• The underscore _ is a value from the tuple that we’re ignoring. This is typical Swift syntax that you may have seen before, for example in for loops with for _ in 1...5 {.

Consider, for example, that we’re using a function that’ll return a HTTP status code to us. Such a code typically consists of a number, like 404, and some text, like Not Found. The function is part of a framework, so we can’t change its code.

Here we go:

func getStatusCode() -> (Int, String)
{
return (404, "Not Found")
}

let (code, text) = getStatusCode()
print("The request returned with status code \(code) and said: '\(text)'")

See what’s happening there? The function returns a tuple of type (Int, String). Technically, the function returns one value – a tuple – which consists of two values, an integer and a string.

We want to access the individual tuple values, so we’re decomposing the tuple with (code, text). From there, we can use the individual constants code and text to print out the values. Awesome!

Decomposing a tuple can also be called “destructuring”, “destructing” or “deconstructing”. Whatever you call it – you’re taking the tuple apart!

Tuples In Everyday Swift Coding

Tuples may seem insignificant, but they’re quite useful in practical iOS development. We’ve already looked at a typical use case: returning more than one value from a function. What else can we do with tuples?

You can see tuples as if they’re tiny classes, that you can use without defining an actual class first.

Here, check this out:

class Flight {
    var airport:String
    var airplane:Int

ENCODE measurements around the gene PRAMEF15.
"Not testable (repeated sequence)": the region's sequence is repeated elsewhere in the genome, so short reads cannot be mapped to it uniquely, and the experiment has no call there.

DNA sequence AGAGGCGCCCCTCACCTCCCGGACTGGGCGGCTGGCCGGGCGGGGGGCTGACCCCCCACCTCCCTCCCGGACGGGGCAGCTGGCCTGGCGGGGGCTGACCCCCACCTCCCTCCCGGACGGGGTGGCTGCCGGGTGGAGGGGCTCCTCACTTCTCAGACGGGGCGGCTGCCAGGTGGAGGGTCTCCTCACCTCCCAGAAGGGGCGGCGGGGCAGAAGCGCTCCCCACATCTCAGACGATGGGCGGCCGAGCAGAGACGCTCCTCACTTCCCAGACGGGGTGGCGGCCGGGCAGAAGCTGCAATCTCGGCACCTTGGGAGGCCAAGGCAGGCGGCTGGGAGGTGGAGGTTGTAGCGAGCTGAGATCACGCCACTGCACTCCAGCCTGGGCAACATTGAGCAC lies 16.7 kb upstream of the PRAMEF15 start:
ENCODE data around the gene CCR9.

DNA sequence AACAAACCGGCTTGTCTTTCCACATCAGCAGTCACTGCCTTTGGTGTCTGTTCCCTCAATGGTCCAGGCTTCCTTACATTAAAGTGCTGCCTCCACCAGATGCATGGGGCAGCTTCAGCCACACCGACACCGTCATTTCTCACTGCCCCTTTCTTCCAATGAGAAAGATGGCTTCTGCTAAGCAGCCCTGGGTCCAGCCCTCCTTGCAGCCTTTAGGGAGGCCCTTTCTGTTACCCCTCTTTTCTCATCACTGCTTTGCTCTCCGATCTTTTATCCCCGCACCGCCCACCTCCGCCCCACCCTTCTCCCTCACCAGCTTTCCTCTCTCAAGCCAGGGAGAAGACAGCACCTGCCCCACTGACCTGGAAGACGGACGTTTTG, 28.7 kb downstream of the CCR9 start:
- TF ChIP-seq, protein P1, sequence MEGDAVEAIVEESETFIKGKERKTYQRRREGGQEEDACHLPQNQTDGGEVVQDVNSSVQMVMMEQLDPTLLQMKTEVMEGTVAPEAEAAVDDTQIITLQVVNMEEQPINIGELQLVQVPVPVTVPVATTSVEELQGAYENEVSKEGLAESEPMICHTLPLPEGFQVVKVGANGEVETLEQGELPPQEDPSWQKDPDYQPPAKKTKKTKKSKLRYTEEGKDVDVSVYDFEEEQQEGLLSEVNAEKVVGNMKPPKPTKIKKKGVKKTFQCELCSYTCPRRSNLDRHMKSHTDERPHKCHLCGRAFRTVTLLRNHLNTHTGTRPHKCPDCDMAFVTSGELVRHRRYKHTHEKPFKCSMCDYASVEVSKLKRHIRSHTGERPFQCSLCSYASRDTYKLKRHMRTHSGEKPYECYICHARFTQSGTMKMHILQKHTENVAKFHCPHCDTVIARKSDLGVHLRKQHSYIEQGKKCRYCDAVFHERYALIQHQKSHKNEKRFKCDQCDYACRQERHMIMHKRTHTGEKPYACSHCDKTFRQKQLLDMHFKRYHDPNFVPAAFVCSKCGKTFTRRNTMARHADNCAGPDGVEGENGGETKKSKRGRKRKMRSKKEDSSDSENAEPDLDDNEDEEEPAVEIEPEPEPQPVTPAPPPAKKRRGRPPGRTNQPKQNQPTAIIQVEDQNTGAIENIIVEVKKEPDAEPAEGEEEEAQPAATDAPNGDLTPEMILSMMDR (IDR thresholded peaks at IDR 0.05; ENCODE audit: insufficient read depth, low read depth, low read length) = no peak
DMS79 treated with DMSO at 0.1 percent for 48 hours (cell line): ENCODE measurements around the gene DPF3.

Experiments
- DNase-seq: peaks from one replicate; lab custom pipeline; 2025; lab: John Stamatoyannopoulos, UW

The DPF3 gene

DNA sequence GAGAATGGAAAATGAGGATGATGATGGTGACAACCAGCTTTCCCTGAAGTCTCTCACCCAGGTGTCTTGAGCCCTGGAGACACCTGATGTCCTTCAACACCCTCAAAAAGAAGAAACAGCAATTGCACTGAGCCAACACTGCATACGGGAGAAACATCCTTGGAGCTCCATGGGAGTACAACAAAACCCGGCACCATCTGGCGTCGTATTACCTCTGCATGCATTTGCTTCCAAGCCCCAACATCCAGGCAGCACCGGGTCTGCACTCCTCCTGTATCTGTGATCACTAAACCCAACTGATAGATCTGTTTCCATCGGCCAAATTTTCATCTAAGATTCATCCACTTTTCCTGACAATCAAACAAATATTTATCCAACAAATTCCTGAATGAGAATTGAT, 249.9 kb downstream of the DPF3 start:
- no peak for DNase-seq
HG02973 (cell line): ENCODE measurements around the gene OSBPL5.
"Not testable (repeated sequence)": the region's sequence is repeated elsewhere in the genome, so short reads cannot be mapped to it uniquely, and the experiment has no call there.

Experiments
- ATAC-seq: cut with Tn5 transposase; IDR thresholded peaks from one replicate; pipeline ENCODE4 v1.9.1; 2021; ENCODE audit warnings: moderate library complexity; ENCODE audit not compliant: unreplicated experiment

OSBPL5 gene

}

let flight = Flight(airport: "AMS", airplane: 330)
print("We're going to \(flight.airport)...")

The above code first defines a class Flight, and then initializes an instance of that class, ultimately printing out flight.airport. We can do the same thing with tuples – with a whole lot less code.

let flight = (airport: "AMS", airplane: 330)
print("We're going to \(flight.airport)...")

Neat! And we can even enforce our tuple type by using a type alias, like this:

typealias Flight = (airport: String, airplane: Int)
let flight:Flight = ("HND", 737)
print("We're going to \(flight.airport)...")

On the first line of the above code, we’re creating an alias named Flight for the tuple type. From then on, we can use the tuple type itself and its alias interchangeably. On the second and third line, we’re setting the type of the flight to Flight, and print its value for airport.

What’s also interesting, is that you can use the the Flight type in the above code without also declaring the names of the tuple’s value. You can see this on the second line in the above code. The type is set to Flight and the tuple value is ("HND", 737) instead of (airport: "HND", airplane: 737). That’s much more concise!

And last but not least, tuples can be used to access the indices and values of array items by using the enumerated() function. Here’s how:

let drivers = ["Magnussen", "Raikkonen", "Hamilton", "Verstappen"]

for (index, name) in drivers.enumerated()
{
    print("\(name) has position \(index)")
}

In the above code, the function enumerated() on the drivers array returns a list of pairs – a tuple – with array indices and values. We’re decomposing that tuple with (index, name), so we can access the individual indices and values. Neat!

Fun Fact: Up to Swift 2.1, a function’s parameters were actually tuples, called tuple splats. After all, a function’s parameters are also written with parentheses, colons and commas. You can’t use this in Swift 5, though, because the syntax caused more harm than it did good.

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Further Reading

Tuples are so simple, yet so powerful. Who would have thought that some values wrapped in parentheses could help you write code so productively?

In this article, we’ve discussed what tuples are and how you can use them in Swift. We’ve looked at decomposition, tuple types, and practical use cases for tuples in everyday iOS development.

Want to learn more? Check out these resources:

Reinder de Vries

Reinder de Vries

Reinder de Vries is a professional iOS developer. He teaches app developers how to build their own apps at LearnAppMaking.com. Since 2009 he has developed a few dozen apps for iOS, worked for global brands and lead development at several startups. When he’s not coding, he enjoys strong espresso and traveling.